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The Gospel according to Alice Parker

Alice Parker (front) and Tinky Weisblat were neighbors in Hawley, Massachusetts.
Peter Beck
Coutesy of the author
Alice Parker (front) and Tinky Weisblat were neighbors in Hawley, Massachusetts.

Composer and conductor Alice Parker died last week at her home in Hawley, Massachusetts, at the age of 98.

Just about anyone who has ever sung in a choir or chorus is familiar with the spirituals, hymns and folk songs she arranged over the years.

Alice was my neighbor and honorary aunt. I recently heard a woman at my church eulogize her as sweet and gentle.

Well ... no.

No one manages to carve out the kind of career Alice had, maintain a marriage, and raise five children by being sweet and gentle. She was determined and forthright and sure of herself.

She was also extraordinarily charming, which mitigated her forthrightness. And she was often kind, funny and generous.

She was my official taster when I developed recipes for articles and cookbooks. She was also for many years my pianist when I sang. She didn’t do this for the money; we never got paid much. She just had fun making music.

She often asked me to sing for the composers and song leaders who came to study with her, not because my voice was extraordinary — it’s not — but because I sang with heart and humor. I think she hoped I would help her students bypass their fancy musical education and recover the joy in singing they had experienced as children.

Alice Parker (front) surveys one of Tinky Weisblat's creations.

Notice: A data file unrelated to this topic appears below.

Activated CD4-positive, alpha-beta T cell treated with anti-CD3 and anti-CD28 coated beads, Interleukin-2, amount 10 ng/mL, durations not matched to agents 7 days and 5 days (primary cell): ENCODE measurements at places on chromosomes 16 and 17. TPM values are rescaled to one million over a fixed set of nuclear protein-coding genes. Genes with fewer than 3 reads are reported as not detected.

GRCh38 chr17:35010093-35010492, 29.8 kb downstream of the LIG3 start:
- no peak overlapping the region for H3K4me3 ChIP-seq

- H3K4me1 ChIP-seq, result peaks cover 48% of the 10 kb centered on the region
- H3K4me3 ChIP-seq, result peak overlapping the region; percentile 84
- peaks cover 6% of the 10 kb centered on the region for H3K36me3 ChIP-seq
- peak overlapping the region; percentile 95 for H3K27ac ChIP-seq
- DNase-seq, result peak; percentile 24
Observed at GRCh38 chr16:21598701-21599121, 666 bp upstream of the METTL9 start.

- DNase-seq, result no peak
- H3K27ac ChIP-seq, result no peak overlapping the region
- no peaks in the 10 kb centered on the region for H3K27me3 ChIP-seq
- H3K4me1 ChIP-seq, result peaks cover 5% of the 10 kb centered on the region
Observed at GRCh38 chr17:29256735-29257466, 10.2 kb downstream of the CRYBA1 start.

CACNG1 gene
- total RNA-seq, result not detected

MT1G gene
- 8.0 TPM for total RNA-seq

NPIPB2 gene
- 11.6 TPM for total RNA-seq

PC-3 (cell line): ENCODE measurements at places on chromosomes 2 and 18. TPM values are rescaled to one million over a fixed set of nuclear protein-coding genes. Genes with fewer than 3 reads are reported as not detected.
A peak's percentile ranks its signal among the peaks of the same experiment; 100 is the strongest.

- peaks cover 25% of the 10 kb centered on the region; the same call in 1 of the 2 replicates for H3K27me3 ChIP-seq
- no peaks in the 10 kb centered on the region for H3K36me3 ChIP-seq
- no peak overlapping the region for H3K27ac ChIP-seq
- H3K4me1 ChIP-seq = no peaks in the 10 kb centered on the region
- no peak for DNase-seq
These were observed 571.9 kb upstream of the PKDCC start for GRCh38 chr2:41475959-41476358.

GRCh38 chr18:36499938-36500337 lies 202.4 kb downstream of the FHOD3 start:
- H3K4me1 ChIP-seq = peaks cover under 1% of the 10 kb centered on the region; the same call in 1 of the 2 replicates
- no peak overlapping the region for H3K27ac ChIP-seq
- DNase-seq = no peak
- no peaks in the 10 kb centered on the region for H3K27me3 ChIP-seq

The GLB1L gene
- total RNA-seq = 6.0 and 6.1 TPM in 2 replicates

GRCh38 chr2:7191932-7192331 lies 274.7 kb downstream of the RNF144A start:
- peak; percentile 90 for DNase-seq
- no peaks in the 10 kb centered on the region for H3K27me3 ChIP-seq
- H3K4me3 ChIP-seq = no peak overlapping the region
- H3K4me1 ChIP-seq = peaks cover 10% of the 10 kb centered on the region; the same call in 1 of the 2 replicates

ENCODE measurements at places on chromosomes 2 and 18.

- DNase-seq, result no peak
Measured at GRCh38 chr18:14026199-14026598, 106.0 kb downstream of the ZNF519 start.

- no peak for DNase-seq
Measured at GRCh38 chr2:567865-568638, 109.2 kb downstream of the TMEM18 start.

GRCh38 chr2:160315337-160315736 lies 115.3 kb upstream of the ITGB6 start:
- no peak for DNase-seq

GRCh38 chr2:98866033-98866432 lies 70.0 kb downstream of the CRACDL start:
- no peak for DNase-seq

Peter Beck
Courtesty of the author
Alice Parker (front) surveys one of Tinky Weisblat's creations.

Listing everything I learned from Alice would take days. Here are a few key points:

  • Music is a natural mode of expression that connects us to other people.
  • Musicians are excellent cooks. Alice was famous for the bread she started making in large quantities when her children were small. That bread was as almost as much a gift to the world as her music.
  • What we do for a living, particularly if we are lucky enough to work in a creative field, isn’t separate from our personal lives. Alice’s songs and her life bled into each other and enriched each other.
  • The notes on a page of music aren’t the music. The music is created only when people perform it.
  • Music should be something we make, not just something we buy.
  • Finally, "When you get up each morning," Alice said, "ask yourself what you can do that day that will make a difference in a year. Then do it." (Hint: It’s never cleaning the house!)

Thank you, Alice.
Tinky Weisblat is a writer and singer who lives in Hawley, Massachusetts.

FROM THE NEPM ARCHIVES: At 90, It’s Still All About The Melody For Hawley’s Famed Alice Parker

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